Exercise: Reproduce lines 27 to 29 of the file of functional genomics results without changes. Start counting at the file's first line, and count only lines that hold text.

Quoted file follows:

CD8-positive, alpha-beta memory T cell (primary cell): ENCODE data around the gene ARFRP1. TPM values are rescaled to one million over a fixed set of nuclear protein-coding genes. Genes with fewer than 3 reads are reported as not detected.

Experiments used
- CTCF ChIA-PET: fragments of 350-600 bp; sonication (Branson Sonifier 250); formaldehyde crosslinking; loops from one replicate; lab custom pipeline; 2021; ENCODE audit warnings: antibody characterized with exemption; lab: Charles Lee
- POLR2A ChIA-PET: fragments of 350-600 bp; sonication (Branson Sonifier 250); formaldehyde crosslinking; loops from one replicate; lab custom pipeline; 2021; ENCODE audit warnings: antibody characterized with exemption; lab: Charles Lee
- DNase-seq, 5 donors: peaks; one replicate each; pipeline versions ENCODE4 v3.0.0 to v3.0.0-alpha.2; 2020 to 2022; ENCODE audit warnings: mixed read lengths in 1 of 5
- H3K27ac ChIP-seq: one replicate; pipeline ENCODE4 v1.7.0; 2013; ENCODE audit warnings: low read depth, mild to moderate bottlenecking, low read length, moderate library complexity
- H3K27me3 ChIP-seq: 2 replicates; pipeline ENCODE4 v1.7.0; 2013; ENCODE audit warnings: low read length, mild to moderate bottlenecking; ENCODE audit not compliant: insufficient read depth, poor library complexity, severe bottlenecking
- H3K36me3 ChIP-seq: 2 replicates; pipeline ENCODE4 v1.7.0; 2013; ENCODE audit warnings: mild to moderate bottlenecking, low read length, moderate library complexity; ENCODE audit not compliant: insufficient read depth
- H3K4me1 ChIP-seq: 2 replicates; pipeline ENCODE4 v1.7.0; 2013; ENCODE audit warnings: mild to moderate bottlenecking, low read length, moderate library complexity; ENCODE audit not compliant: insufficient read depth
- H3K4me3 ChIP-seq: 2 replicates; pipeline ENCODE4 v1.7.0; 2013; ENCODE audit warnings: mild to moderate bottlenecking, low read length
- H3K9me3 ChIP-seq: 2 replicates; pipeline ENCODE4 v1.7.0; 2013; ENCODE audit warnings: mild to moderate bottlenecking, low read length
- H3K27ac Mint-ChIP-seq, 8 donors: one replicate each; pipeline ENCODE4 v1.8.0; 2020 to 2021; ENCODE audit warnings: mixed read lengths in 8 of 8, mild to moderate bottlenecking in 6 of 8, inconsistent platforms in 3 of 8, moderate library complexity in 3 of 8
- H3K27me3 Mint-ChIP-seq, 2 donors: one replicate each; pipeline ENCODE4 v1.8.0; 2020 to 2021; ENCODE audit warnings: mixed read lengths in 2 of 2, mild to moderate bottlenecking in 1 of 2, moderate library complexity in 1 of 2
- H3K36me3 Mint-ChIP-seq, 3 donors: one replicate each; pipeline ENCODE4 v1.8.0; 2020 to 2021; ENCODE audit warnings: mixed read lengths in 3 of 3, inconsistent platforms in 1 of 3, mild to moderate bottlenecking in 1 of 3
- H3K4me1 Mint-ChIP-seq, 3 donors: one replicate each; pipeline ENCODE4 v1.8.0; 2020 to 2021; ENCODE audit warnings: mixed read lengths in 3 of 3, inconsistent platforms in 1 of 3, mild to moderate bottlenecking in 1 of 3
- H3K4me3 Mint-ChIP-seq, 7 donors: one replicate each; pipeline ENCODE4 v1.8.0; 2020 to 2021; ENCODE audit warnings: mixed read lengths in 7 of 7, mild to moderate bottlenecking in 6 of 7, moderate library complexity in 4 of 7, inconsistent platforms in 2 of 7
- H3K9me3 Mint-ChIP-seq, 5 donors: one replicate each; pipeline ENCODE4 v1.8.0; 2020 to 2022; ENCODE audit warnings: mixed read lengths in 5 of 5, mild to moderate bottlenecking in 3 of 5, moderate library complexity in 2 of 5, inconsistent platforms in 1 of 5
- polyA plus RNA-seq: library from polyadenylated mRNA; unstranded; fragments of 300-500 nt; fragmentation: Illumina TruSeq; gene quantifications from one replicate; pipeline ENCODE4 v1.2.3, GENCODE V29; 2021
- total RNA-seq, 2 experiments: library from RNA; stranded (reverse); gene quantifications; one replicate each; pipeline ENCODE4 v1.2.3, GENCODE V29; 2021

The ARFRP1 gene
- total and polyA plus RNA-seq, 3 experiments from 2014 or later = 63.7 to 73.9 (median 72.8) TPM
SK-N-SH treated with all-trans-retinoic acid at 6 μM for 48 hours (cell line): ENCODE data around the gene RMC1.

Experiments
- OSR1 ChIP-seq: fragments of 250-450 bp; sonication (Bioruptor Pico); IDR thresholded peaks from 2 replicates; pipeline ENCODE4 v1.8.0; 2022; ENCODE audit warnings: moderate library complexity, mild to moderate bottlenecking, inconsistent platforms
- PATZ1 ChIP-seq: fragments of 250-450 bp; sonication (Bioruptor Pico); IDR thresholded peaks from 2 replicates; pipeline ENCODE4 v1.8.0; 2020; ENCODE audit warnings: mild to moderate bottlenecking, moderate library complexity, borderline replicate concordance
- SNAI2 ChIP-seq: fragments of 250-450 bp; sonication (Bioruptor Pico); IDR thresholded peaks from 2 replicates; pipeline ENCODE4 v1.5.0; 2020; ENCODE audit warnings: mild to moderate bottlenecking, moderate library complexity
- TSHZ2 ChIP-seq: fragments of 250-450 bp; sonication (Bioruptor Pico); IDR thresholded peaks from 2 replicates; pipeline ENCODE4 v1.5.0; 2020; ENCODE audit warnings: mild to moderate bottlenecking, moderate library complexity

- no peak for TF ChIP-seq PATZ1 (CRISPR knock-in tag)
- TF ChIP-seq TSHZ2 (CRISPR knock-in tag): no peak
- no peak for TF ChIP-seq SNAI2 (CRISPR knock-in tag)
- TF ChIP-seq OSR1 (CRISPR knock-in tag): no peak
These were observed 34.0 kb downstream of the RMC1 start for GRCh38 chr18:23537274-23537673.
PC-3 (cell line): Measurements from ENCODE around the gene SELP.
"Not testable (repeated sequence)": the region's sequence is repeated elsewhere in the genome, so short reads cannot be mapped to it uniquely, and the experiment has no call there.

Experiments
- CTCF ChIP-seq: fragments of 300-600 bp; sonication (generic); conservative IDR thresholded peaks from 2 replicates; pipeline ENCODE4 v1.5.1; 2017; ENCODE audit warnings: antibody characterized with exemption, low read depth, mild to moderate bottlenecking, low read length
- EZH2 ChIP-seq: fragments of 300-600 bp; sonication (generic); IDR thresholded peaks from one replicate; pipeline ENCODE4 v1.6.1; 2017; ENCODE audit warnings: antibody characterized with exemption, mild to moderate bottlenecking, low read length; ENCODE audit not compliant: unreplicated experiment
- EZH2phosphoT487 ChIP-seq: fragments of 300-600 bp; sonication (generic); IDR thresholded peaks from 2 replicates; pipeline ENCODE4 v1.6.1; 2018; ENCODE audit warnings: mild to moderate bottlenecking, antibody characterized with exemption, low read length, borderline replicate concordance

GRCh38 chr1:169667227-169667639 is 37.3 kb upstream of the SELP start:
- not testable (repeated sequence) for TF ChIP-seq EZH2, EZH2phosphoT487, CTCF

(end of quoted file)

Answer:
- TSHZ2 ChIP-seq: fragments of 250-450 bp; sonication (Bioruptor Pico); IDR thresholded peaks from 2 replicates; pipeline ENCODE4 v1.5.0; 2020; ENCODE audit warnings: mild to moderate bottlenecking, moderate library complexity

- no peak for TF ChIP-seq PATZ1 (CRISPR knock-in tag)
- TF ChIP-seq TSHZ2 (CRISPR knock-in tag): no peak